Russell Ackoff died Oct. 29 at the age of 90.
I've highlighted some of the comments I really liked.
* Management - November 11, 2009
Russell Ackoff: 1919-2009
A Management Philosopher With Heady Ideas About Beer
By STEPHEN MILLER
An evangelist of the big picture, Russell Ackoff was a management theorist who helped U.S. corporations by reimagining their challenges as opportunities to restructure.
Mr. Ackoff, who died Oct. 29 at age 90, was an expert in conceptualizing problems. He liked to say they came in three flavors: problems, messes and puzzles, and each needed its own distinctive toolkit.
Mr. Ackoff was one of a small group of management-studies pioneers who changed the way corporations thought about their businesses. Peter Drucker once wrote to Mr. Ackoff that his early work "saved me -- as it saved countless others -- from descending into mindless 'model building' -- the disease that all but destroyed so many of the business schools."
No fan of most business education himself, Mr. Ackoff nevertheless ran a business graduate center at the Wharton School of the University of Pennsylvania. There, he trained generations of management graduate students in an unconventional program that he said had "no curriculum, no classes, no examinations, no admission requirements -- only exit requirements."
Acerbic and aphoristic, Mr. Ackoff was fond of sayings such as "All of our social problems arise out of doing the wrong thing righter. The more efficient you are at doing the wrong thing, the wronger you become. It is much better to do the right thing wronger than the wrong thing righter! If you do the right thing wrong and correct it, you get better!"
Mr. Ackoff published such sentiments in a series of books. He also wrote about how to manage in the face of extreme uncertainty, such as the crises presented by the oil shocks and inflation of the 1970s.
Mr. Ackoff implemented his ideas through consulting with hundreds of companies, and later in his career, with governments. He helped General Motors create its OnStar navigation system, and had a three-decade association with Anheuser-Busch in which he helped the St. Louis brewer achieve national dominance.
Working with August Busch III, later Anheuser-Busch's chairman, Mr. Ackoff in the early 1960s helped design an expansion strategy that included building new breweries and warehouses, after potential sites were identified via computer modeling, a highly unusual approach at the time.
Mr. Ackoff also studied Anheuser-Busch's marketing strategy, and came to the conclusion that increasing advertising budgets had little effect on sales. (Neither did the taste of the beer, he found through blind taste tests.)
Yet Busch markets very heavily.
"This was incredibly valuable," says Bill Finnie, a former director of strategic planning for Anheuser-Busch who studied for his Ph.D. under Mr. Ackoff. "It gave Anheuser-Busch the confidence to maintain its marketing budget flat from 1961 to 1976. We quadrupled sales."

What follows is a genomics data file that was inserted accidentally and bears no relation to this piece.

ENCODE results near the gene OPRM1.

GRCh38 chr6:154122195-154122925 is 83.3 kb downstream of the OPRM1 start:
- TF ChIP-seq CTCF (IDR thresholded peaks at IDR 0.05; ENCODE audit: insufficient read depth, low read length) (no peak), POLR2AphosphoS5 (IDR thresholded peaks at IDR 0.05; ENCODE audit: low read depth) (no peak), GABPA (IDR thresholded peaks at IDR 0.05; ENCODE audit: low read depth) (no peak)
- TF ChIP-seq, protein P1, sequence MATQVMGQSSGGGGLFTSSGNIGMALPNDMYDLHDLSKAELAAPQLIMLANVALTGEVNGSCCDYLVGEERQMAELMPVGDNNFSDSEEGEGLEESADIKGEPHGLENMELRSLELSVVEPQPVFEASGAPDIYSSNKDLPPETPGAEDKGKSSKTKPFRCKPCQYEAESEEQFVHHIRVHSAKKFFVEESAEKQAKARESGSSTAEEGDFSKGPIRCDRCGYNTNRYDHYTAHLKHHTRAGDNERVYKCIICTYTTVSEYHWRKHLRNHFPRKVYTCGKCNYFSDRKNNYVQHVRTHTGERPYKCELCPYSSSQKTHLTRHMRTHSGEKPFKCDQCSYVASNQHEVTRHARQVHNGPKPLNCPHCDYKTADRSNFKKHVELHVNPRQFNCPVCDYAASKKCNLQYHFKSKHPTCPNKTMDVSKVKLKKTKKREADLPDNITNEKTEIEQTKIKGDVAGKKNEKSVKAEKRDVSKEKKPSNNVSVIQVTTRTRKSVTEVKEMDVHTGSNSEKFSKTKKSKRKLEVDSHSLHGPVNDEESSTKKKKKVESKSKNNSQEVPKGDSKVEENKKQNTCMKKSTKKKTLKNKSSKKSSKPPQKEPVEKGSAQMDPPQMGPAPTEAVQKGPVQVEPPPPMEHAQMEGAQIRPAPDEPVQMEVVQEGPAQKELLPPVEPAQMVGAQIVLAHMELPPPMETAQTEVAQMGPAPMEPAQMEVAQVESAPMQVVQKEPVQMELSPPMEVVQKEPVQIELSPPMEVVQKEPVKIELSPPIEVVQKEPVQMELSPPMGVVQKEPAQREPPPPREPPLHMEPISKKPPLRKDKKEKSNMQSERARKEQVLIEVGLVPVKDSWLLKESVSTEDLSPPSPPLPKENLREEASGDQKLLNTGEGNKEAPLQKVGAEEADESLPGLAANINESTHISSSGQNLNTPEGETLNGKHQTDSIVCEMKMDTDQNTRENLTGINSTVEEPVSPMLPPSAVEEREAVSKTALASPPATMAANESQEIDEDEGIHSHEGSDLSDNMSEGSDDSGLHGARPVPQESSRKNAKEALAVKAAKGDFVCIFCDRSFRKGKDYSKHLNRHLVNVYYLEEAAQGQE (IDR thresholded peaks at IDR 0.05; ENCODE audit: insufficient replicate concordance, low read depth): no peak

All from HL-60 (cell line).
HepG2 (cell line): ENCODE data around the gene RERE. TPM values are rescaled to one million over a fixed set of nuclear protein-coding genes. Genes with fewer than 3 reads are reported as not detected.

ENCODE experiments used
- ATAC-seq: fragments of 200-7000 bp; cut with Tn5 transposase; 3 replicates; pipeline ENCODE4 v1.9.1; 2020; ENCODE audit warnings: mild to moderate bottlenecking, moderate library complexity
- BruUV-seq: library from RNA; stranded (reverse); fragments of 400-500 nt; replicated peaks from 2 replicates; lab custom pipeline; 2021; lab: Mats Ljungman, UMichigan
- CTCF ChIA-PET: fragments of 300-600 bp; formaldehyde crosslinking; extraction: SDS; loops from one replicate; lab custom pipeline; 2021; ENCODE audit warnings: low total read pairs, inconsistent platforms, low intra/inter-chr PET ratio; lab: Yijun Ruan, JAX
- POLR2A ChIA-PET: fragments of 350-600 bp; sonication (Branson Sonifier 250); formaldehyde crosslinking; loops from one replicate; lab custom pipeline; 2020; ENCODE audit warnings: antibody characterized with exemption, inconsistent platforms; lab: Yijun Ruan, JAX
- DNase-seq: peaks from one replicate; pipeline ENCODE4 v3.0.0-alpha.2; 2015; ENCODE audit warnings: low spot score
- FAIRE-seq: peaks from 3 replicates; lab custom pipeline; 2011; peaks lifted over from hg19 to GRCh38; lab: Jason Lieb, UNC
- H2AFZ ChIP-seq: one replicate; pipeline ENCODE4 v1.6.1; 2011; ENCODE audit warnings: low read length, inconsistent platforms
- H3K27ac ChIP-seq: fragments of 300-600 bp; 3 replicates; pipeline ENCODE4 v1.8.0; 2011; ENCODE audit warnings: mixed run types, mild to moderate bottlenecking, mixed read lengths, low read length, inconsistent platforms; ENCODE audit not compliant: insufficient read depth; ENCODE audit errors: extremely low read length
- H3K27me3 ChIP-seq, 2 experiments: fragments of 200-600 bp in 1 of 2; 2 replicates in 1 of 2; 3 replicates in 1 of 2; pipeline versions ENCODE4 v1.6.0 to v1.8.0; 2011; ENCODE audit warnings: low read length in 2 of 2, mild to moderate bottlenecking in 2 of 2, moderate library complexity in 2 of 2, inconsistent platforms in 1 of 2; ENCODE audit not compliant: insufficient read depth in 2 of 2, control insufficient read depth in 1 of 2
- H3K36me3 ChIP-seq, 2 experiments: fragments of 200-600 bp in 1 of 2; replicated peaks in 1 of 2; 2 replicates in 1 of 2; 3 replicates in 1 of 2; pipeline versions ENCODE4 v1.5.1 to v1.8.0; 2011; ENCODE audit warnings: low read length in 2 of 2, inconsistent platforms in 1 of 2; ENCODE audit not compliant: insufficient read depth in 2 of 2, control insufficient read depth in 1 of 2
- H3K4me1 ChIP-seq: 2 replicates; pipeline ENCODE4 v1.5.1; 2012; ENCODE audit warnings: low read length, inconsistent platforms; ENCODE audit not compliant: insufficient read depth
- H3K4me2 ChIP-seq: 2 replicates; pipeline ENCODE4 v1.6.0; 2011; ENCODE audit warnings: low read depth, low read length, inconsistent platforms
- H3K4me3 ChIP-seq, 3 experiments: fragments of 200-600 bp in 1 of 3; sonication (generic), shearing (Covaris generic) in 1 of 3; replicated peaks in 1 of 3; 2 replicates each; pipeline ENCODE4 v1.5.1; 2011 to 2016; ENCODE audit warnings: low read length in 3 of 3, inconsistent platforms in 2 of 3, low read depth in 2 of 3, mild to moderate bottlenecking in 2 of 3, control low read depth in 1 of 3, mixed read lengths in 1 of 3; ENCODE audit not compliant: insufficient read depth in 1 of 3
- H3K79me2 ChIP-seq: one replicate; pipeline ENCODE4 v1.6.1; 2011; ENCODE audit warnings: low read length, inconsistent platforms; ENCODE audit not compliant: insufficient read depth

According to Mr. Finnie, reduced marketing costs were passed on to the consumer, making Budweiser inexpensive compared with local brands that had dominated the market through the 1950s.
In Mr. Ackoff's more than 30 years working with Anheuser-Busch beginning in 1960, the company's national market share grew to more 40% from 7%.
In return for his insights, Anheuser-Busch sponsored Mr. Ackoff's academic pursuits, including Wharton's Ackoff Center for the Advancement of Systems Approaches.
But Mr. Ackoff grew frustrated with management studies, which he felt were too limited in their focus on private industry rather than looking at organizations in the public sector as well.
At the same time, academic departments objected to qualitative approach that lacked statistical backing, and Mr. Ackoff disappeared from reading lists in the 1970s and 1980s. Yet he remained in demand by corporate clients and increasingly by governments, such as Iran, where in the 1970s he helped design a way of clamping down on cigarette smuggling.
Born in Philadelphia, Mr. Ackoff sometimes credited his undergraduate studies in architecture at the University of Pennsylvania with sparking his interest in holistic systems.
After serving in the Army in the Philippines during World War II, he completed a doctorate in the philosophy of science at Penn in 1947, and in 1951 joined with his Ph.D. supervisor, C. West Churchman, to found one of the first schools of operations research, at the Case Institute of Technology in Cleveland, which later became Case Western Reserve University. In 1964, the Wharton School recruited Mr. Ackoff and a handful of colleagues from Case.
In a field he regarded as littered with charlatans, Mr. Ackoff rejected the term "guru," favoring "teacher," in the belief that he was helping his clients design their own solutions. He delighted in crossing discipline boundaries, and his influence sometimes turned up in unexpected places -- Mr. Ackoff was part of a team that redesigned the White House Communications Agency during the administration of President Bill Clinton.
"He is representative of what I fear is a dying breed -- management scholars willing to tackle big and broad business themes," says Roger Martin, dean of the Rotman School of Management at the University of Toronto.